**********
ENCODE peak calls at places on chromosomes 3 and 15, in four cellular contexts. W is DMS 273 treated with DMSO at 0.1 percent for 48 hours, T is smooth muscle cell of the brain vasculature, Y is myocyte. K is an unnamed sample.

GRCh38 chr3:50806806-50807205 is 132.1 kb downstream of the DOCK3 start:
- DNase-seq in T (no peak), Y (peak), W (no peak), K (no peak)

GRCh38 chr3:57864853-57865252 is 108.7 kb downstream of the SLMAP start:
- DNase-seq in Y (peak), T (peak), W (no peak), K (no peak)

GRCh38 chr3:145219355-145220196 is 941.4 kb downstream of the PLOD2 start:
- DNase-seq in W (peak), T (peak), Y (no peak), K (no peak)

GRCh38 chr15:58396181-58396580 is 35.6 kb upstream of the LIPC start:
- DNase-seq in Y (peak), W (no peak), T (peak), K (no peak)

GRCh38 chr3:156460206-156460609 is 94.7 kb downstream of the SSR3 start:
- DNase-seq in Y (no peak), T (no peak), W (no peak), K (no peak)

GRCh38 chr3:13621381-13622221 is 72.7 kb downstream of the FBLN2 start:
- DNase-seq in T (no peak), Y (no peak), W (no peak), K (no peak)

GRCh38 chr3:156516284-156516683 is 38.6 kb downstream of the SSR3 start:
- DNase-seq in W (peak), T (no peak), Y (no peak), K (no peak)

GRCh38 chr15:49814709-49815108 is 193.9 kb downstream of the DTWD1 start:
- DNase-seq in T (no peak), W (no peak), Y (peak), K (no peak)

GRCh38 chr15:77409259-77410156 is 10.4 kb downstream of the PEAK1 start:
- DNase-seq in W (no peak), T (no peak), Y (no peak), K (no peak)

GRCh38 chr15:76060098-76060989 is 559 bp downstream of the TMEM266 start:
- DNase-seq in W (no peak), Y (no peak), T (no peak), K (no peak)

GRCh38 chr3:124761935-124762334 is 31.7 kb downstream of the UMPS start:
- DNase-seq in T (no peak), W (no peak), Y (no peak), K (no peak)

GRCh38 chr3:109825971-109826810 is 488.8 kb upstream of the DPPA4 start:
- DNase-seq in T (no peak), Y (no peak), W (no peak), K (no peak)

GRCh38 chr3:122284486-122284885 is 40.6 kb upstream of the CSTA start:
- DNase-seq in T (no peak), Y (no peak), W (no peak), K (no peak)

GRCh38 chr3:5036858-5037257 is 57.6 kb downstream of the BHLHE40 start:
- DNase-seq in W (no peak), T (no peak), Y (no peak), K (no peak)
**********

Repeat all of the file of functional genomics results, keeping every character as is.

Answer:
ENCODE peak calls at places on chromosomes 3 and 15, in four cellular contexts. W is DMS 273 treated with DMSO at 0.1 percent for 48 hours, T is smooth muscle cell of the brain vasculature, Y is myocyte. K is an unnamed sample.

GRCh38 chr3:50806806-50807205 is 132.1 kb downstream of the DOCK3 start:
- DNase-seq in T (no peak), Y (peak), W (no peak), K (no peak)

GRCh38 chr3:57864853-57865252 is 108.7 kb downstream of the SLMAP start:
- DNase-seq in Y (peak), T (peak), W (no peak), K (no peak)

GRCh38 chr3:145219355-145220196 is 941.4 kb downstream of the PLOD2 start:
- DNase-seq in W (peak), T (peak), Y (no peak), K (no peak)

GRCh38 chr15:58396181-58396580 is 35.6 kb upstream of the LIPC start:
- DNase-seq in Y (peak), W (no peak), T (peak), K (no peak)

GRCh38 chr3:156460206-156460609 is 94.7 kb downstream of the SSR3 start:
- DNase-seq in Y (no peak), T (no peak), W (no peak), K (no peak)

GRCh38 chr3:13621381-13622221 is 72.7 kb downstream of the FBLN2 start:
- DNase-seq in T (no peak), Y (no peak), W (no peak), K (no peak)

GRCh38 chr3:156516284-156516683 is 38.6 kb downstream of the SSR3 start:
- DNase-seq in W (peak), T (no peak), Y (no peak), K (no peak)

GRCh38 chr15:49814709-49815108 is 193.9 kb downstream of the DTWD1 start:
- DNase-seq in T (no peak), W (no peak), Y (peak), K (no peak)

GRCh38 chr15:77409259-77410156 is 10.4 kb downstream of the PEAK1 start:
- DNase-seq in W (no peak), T (no peak), Y (no peak), K (no peak)

GRCh38 chr15:76060098-76060989 is 559 bp downstream of the TMEM266 start:
- DNase-seq in W (no peak), Y (no peak), T (no peak), K (no peak)

GRCh38 chr3:124761935-124762334 is 31.7 kb downstream of the UMPS start:
- DNase-seq in T (no peak), W (no peak), Y (no peak), K (no peak)

GRCh38 chr3:109825971-109826810 is 488.8 kb upstream of the DPPA4 start:
- DNase-seq in T (no peak), Y (no peak), W (no peak), K (no peak)

GRCh38 chr3:122284486-122284885 is 40.6 kb upstream of the CSTA start:
- DNase-seq in T (no peak), Y (no peak), W (no peak), K (no peak)

GRCh38 chr3:5036858-5037257 is 57.6 kb downstream of the BHLHE40 start:
- DNase-seq in W (no peak), T (no peak), Y (no peak), K (no peak)